We can think of electronic money as an electronic store of monetary value in a prepaid card or electronic device, often a mobile phone, that may be commonly used to make payments. The stored value also represents a mandatory entitlement on the issue of electronic money, according to which its customers can demand at any time to repay the money they used to purchase electronic money.
Digital money is an essential part of the lives of billions of people, especially in many developing countries, where many are unable to benefit from the banking system. As the chart below shows, electronic money is now used by a large proportion of the population in a number of East African countries, which makes it important from a macro-financial perspective.
It is estimated, for example, that two-thirds of the adult population in Kenya (where M-PESA mobile money transfer service has a high market penetration), Rwanda, Tanzania and Uganda combined use electronic money on a regular basis. Many of them do not have bank accounts or any other avenues to benefit from the formal financial system, so they store large proportions of their available funds in electronic money wallets and access them using mobile phones and computers.
Protecting financial systems and consumers alike
With the increasing importance of electronic money issuers, it is necessary to have a comprehensive and robust framework to regulate and protect the movement of customer funds.
Issuers should be subject to prudential regulatory requirements commensurate with the risks. For example, they should establish systems for the governance and management of operational risks in order to identify and mitigate risks. They should also be prohibited from engaging in retail lending activities. To protect consumers who may be less in-depth than bank customers, rules should be in place that govern how issuers disclose fees, protect consumer data, and handle complaints.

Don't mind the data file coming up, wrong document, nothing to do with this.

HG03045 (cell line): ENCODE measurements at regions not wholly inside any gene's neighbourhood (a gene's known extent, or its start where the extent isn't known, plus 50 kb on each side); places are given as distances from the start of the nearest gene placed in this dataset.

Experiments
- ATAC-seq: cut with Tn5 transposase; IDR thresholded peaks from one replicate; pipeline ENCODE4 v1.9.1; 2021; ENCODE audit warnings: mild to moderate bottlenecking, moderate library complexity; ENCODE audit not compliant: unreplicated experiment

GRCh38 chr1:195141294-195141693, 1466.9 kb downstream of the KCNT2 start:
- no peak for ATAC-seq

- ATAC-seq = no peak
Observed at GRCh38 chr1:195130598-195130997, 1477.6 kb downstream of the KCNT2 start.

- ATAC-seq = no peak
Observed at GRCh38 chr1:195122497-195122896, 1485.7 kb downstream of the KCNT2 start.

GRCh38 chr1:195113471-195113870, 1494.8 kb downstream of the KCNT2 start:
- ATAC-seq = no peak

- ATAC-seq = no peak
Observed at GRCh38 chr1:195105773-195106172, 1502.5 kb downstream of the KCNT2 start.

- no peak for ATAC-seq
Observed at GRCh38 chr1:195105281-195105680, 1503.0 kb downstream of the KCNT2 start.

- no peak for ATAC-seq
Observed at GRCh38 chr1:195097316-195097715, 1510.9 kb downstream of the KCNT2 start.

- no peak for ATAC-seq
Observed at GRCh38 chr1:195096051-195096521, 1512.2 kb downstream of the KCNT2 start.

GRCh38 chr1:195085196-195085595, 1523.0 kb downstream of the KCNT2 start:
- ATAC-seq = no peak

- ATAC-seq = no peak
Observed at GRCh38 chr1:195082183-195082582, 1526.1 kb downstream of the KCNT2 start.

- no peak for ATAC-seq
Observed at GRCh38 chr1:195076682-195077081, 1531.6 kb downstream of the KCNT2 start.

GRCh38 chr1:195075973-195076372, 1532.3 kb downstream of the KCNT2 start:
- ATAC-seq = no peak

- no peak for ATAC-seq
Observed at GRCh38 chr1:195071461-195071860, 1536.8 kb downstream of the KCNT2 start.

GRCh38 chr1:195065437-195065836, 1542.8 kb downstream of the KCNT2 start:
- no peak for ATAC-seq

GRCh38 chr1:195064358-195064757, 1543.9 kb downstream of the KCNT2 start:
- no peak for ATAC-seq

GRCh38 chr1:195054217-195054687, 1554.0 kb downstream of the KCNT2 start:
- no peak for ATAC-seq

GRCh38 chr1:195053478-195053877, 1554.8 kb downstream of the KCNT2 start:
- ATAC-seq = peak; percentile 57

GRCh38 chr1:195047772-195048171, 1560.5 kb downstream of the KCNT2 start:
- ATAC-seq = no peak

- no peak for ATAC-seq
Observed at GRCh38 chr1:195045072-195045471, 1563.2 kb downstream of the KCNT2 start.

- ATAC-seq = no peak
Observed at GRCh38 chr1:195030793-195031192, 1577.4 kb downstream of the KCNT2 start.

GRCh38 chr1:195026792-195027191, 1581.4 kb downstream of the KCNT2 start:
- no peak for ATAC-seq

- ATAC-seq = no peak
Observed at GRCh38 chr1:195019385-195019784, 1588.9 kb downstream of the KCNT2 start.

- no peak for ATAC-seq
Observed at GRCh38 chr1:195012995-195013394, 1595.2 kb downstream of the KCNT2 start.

One of the most important organizational measures identified by our study is the need for electronic money issuers to implement mechanisms to keep customer funds and separate them from other funds in order to protect them. These entities should maintain a secure pool of liquid funds equivalent to the amounts of customer balances, and should be kept separately from the issuer’s own funds. This procedure represents an essential tool to prevent misuse of funds and is expected to allow, in principle, to recover these funds in the event of bankruptcy of the issuer.
However, keeping clients’ funds separate does not solve all the problems if an issuer fails that may be of systemic importance. In the absence of specific rules for bankruptcy, segregation alone is not sufficient to ensure rapid access to customers’ funds, and such a disconnect may create severe problems if the issuer plays a potentially systemic role in the payments system and in the day-to-day transactions of the country concerned.
Potential systemic importance, and potential problems
Regulatory and supervisory agencies may need a significant degree of support for the prudential supervision function and user protection arrangements, depending on the existing business model and the size of the electronic money system. In countries where e-money issuers or sectors have potential systemic importance, safeguards should be sought to preserve customer funds and ensure the continuity of critical payment services.